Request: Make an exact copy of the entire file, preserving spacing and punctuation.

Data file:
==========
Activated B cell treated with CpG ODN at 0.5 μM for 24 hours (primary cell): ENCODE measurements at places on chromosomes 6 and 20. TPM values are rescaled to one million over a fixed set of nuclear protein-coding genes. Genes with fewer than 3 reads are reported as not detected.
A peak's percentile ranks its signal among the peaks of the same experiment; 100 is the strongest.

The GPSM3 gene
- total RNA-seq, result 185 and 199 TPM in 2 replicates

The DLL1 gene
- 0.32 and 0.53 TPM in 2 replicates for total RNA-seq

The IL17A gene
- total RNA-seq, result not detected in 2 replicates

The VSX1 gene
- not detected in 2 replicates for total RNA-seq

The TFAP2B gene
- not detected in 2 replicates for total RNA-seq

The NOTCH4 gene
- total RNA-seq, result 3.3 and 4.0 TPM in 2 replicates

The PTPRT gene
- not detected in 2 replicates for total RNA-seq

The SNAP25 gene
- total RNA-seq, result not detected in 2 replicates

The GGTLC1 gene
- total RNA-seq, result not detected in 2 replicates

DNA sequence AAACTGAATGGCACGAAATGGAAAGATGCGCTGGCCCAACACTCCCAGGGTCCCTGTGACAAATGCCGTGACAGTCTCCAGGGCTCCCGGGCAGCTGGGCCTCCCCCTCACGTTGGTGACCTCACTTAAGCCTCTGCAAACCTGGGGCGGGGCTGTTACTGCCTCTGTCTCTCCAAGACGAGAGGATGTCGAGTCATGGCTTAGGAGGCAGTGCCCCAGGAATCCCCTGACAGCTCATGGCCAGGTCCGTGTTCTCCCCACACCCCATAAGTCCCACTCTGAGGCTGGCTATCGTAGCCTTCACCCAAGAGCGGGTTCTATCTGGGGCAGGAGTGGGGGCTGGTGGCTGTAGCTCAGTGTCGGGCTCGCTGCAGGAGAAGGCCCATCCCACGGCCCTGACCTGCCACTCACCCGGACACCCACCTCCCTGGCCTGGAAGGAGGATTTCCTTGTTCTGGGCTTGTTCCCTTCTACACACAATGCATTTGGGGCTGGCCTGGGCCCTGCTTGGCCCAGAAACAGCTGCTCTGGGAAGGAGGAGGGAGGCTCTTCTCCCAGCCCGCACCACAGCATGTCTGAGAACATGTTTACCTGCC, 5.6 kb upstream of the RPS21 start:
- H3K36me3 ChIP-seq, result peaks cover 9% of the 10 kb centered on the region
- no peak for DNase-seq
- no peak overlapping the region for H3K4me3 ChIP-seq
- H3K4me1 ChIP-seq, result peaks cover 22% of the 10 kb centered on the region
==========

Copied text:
Activated B cell treated with CpG ODN at 0.5 μM for 24 hours (primary cell): ENCODE measurements at places on chromosomes 6 and 20. TPM values are rescaled to one million over a fixed set of nuclear protein-coding genes. Genes with fewer than 3 reads are reported as not detected.
A peak's percentile ranks its signal among the peaks of the same experiment; 100 is the strongest.

The GPSM3 gene
- total RNA-seq, result 185 and 199 TPM in 2 replicates

The DLL1 gene
- 0.32 and 0.53 TPM in 2 replicates for total RNA-seq

The IL17A gene
- total RNA-seq, result not detected in 2 replicates

The VSX1 gene
- not detected in 2 replicates for total RNA-seq

The TFAP2B gene
- not detected in 2 replicates for total RNA-seq

The NOTCH4 gene
- total RNA-seq, result 3.3 and 4.0 TPM in 2 replicates

The PTPRT gene
- not detected in 2 replicates for total RNA-seq

The SNAP25 gene
- total RNA-seq, result not detected in 2 replicates

The GGTLC1 gene
- total RNA-seq, result not detected in 2 replicates

DNA sequence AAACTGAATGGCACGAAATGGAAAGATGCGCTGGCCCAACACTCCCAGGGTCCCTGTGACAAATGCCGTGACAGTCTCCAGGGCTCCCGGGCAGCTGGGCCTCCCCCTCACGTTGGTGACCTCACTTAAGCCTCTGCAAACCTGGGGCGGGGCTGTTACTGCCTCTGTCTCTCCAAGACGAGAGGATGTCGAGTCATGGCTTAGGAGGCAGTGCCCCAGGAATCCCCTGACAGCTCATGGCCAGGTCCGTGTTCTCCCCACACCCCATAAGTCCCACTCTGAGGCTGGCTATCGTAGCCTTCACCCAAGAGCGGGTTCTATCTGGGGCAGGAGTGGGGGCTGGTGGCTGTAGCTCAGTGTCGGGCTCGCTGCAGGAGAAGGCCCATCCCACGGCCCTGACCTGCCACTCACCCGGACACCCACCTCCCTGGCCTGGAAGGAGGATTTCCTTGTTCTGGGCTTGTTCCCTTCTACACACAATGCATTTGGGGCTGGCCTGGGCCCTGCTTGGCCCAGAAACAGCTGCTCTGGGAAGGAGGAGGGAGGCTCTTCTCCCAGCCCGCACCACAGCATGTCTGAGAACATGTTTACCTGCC, 5.6 kb upstream of the RPS21 start:
- H3K36me3 ChIP-seq, result peaks cover 9% of the 10 kb centered on the region
- no peak for DNase-seq
- no peak overlapping the region for H3K4me3 ChIP-seq
- H3K4me1 ChIP-seq, result peaks cover 22% of the 10 kb centered on the region